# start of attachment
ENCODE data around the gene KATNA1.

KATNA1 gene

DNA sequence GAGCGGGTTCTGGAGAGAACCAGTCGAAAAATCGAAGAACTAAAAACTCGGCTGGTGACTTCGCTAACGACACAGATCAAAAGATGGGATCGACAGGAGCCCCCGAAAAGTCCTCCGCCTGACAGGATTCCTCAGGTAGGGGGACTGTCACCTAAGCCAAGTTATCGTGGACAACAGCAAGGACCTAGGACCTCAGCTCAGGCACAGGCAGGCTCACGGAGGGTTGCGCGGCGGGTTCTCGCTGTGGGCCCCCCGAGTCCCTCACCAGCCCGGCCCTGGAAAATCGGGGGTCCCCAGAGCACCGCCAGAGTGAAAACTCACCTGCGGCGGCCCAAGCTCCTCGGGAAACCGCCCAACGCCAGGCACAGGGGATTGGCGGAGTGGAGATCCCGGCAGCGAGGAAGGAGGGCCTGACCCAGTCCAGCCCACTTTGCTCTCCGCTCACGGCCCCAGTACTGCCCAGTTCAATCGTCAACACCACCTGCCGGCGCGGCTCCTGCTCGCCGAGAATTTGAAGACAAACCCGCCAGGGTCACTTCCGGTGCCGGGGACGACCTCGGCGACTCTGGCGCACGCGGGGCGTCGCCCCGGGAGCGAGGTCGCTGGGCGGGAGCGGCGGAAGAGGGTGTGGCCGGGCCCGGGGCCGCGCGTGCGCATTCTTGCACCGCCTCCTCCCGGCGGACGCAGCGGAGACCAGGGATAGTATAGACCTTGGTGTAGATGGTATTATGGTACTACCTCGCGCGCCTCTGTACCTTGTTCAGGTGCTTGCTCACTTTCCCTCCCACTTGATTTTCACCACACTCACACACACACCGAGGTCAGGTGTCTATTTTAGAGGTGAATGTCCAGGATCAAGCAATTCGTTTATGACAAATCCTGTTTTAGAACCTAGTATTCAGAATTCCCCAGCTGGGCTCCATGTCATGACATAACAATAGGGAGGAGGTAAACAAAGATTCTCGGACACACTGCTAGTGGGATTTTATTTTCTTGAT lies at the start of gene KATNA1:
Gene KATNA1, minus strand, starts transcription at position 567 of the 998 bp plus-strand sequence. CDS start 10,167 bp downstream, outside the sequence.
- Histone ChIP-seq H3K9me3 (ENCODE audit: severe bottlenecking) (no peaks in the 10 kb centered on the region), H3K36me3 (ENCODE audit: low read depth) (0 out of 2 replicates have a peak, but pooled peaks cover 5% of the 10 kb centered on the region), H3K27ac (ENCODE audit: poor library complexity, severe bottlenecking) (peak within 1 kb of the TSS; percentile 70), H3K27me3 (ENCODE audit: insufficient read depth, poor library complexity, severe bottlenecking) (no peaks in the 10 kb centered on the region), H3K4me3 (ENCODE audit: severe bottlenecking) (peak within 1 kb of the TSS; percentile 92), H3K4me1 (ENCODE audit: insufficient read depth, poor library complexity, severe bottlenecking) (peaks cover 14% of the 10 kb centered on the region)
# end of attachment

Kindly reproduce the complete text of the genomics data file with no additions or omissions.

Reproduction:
ENCODE data around the gene KATNA1.

KATNA1 gene

DNA sequence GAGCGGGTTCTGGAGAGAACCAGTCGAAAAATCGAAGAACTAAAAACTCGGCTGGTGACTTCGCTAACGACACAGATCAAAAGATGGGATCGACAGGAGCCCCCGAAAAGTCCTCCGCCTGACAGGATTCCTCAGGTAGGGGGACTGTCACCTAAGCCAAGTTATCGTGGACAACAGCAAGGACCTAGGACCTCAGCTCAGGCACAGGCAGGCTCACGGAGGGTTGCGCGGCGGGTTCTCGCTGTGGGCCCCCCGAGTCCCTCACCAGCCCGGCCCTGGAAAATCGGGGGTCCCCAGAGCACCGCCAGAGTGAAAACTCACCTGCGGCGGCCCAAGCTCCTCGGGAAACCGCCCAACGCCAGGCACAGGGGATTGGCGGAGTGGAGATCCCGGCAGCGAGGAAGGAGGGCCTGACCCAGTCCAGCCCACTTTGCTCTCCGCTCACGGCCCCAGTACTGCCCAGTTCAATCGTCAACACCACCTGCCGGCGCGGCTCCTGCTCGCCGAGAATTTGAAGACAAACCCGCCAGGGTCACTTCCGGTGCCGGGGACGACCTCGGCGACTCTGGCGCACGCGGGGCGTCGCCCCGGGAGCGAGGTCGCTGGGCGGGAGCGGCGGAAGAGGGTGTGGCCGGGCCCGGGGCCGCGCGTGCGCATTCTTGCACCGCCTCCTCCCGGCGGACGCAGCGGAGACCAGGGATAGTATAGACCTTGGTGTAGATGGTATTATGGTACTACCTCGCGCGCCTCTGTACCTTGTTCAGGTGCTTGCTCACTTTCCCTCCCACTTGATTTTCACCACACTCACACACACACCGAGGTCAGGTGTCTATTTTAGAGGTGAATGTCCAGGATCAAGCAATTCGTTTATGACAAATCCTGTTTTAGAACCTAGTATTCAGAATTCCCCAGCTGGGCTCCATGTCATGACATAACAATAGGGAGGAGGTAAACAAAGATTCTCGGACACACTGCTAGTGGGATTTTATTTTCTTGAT lies at the start of gene KATNA1:
Gene KATNA1, minus strand, starts transcription at position 567 of the 998 bp plus-strand sequence. CDS start 10,167 bp downstream, outside the sequence.
- Histone ChIP-seq H3K9me3 (ENCODE audit: severe bottlenecking) (no peaks in the 10 kb centered on the region), H3K36me3 (ENCODE audit: low read depth) (0 out of 2 replicates have a peak, but pooled peaks cover 5% of the 10 kb centered on the region), H3K27ac (ENCODE audit: poor library complexity, severe bottlenecking) (peak within 1 kb of the TSS; percentile 70), H3K27me3 (ENCODE audit: insufficient read depth, poor library complexity, severe bottlenecking) (no peaks in the 10 kb centered on the region), H3K4me3 (ENCODE audit: severe bottlenecking) (peak within 1 kb of the TSS; percentile 92), H3K4me1 (ENCODE audit: insufficient read depth, poor library complexity, severe bottlenecking) (peaks cover 14% of the 10 kb centered on the region)